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What Are the Different Types of 3D Glasses?

Passive polarization glasses are used in many movie theaters.
A girl wearing passive 3d glasses while watching a movie.
A boy wearing active 3d glasses while playing a video game.
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  • Written By: Matt Brady
  • Edited By: C. Wilborn
  • Last Modified Date: 09 July 2014
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All types of 3D glasses can be divided into two categories: passive and active. Active glasses interact wirelessly with images on a screen to enhance 3D viewing, whereas passive glasses do not. Passive ones have been around since three-dimensional viewing first arrived in the 1920s, and they are themselves divided into two major subcategories: anaglyphic and polarized glasses.

Practically anyone who has ever seen a 3D movie is familiar with anaglyph glasses, which feature a combination of red and blue lenses. Anaglyphic 3D works by projecting two identical but slightly offset images on a screen, each image tinted with a different color. To the naked eye, an anaglyphic image appears blurry, with reddish and bluish hues. The glasses use color-filtering lenses to target one image to the right eye, and another to the left; the result is that each eye sees a different image, but the mind is tricked into believing it sees only one. The mind compensates for this by focusing in between the two offset images and blending them into one, which creates an illusion of depth.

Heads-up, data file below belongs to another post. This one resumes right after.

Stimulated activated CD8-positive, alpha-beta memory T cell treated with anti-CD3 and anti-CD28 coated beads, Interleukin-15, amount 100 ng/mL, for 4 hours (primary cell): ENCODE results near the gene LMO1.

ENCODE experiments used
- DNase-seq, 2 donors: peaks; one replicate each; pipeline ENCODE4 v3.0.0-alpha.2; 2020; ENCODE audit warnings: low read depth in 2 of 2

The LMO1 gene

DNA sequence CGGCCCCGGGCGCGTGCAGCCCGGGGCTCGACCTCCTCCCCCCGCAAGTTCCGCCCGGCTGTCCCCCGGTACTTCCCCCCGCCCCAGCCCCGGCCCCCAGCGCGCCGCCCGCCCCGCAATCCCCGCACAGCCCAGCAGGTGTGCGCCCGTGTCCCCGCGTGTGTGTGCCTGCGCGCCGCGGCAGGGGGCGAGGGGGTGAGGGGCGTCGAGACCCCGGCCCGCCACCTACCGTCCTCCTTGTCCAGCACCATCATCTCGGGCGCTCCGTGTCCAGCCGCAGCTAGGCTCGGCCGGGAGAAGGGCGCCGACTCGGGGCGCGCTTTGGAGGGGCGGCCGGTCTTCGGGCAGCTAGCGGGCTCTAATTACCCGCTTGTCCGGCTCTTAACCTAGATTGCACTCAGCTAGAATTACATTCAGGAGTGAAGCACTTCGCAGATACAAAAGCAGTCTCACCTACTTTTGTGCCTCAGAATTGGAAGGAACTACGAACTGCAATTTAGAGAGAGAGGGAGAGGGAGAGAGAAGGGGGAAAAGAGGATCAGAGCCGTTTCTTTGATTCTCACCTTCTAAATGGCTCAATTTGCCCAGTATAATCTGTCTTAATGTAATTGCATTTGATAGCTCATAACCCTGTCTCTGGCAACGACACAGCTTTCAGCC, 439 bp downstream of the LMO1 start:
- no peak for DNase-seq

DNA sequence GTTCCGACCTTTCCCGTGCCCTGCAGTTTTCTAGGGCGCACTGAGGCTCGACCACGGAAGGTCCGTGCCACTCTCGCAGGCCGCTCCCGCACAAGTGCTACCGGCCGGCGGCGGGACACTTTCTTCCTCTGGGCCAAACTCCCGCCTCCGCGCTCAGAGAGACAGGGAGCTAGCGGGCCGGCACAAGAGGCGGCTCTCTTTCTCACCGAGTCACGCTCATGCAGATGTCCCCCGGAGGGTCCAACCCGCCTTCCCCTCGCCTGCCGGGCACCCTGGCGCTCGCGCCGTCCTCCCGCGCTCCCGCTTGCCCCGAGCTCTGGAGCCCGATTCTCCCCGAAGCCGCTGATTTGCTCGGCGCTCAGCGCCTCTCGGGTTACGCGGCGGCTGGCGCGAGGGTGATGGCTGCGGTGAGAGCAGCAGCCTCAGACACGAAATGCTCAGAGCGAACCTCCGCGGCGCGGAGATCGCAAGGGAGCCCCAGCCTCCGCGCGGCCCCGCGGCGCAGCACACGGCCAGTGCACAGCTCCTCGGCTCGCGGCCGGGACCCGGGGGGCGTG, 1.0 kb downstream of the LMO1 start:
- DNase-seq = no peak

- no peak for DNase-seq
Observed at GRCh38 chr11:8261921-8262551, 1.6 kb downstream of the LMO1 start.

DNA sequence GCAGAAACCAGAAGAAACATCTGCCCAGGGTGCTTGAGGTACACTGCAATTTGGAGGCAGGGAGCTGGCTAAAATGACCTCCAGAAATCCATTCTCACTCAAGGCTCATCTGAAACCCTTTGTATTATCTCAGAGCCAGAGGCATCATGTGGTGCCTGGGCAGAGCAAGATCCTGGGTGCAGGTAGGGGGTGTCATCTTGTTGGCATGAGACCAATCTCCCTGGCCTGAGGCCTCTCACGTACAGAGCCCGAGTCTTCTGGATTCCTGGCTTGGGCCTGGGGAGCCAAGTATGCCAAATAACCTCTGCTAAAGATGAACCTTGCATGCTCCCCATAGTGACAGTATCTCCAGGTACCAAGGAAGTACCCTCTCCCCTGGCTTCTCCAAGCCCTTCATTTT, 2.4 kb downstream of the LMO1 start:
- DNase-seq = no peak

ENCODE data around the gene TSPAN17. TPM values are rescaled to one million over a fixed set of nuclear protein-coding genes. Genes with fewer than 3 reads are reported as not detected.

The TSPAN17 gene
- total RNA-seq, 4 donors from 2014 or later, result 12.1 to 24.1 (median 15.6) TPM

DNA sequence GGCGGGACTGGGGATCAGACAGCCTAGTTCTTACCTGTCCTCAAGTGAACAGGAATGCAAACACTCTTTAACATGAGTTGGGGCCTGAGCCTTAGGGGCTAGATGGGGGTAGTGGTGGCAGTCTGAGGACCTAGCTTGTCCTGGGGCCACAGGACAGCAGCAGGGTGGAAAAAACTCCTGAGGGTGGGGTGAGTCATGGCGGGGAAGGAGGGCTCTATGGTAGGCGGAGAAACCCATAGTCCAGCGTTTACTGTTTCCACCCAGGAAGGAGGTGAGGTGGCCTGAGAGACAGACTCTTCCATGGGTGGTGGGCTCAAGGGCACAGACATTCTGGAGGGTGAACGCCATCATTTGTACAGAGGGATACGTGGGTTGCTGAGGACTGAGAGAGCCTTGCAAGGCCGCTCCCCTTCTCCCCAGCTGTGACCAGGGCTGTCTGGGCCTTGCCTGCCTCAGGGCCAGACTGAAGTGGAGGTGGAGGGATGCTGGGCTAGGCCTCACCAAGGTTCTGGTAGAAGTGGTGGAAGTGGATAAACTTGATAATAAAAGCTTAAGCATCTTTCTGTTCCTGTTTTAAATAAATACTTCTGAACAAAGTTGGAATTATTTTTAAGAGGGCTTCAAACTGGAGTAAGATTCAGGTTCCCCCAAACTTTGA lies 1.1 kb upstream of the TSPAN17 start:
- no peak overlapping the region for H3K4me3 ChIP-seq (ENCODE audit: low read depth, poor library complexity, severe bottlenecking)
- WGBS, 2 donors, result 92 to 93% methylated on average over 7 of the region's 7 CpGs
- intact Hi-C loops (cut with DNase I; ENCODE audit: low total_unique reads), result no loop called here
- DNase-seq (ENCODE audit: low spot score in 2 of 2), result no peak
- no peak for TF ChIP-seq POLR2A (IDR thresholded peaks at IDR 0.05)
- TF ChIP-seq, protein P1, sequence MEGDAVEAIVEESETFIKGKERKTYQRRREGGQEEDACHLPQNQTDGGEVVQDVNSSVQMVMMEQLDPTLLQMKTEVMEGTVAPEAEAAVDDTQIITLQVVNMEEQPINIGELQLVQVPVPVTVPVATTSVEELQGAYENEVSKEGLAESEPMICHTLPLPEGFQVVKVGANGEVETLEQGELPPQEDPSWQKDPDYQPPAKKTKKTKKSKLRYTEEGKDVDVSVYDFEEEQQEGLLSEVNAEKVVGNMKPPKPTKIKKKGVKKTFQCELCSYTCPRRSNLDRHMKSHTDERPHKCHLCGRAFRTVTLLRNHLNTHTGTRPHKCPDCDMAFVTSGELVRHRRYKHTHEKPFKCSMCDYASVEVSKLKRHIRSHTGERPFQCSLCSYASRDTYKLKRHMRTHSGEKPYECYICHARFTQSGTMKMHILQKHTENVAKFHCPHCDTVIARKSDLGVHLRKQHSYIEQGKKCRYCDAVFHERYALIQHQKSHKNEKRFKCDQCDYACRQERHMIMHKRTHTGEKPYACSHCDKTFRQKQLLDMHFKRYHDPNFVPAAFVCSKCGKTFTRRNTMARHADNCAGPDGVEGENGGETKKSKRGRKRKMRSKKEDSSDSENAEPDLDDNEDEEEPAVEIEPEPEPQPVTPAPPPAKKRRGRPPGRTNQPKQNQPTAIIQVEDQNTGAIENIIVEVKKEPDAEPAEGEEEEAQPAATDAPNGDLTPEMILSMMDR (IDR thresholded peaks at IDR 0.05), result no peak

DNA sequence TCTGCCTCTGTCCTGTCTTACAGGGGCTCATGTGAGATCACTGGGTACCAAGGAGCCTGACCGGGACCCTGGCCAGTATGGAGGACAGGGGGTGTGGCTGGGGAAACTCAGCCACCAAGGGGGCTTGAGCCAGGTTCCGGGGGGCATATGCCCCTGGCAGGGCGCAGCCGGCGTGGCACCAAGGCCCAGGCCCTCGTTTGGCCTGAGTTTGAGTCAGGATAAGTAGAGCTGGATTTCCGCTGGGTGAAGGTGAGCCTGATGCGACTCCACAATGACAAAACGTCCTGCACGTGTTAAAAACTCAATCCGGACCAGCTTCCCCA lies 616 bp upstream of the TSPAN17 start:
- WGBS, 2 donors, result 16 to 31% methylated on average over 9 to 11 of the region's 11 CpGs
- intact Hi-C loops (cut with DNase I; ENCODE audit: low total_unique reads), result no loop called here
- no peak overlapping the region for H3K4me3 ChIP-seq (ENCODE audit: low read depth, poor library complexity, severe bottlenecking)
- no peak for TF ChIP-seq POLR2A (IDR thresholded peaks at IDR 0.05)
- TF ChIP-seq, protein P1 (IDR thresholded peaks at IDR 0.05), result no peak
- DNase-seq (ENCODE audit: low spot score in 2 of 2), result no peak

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Passive polarized glasses operate on the same basis as anaglyph glasses, only they filter light waves rather than color. Again, two identical and slightly offset images are superimposed, except in this case each image is polarized to project light differently than the other. With polarized 3D glasses, each eye only processes one image. Again, however, the mind is tricked into blending the two images into one, creating a 3D experience. Unlike anaglyphic 3D, which can be projected from any screen, polarization 3D works best with screens able to relay different light frequencies without sacrificing picture quality.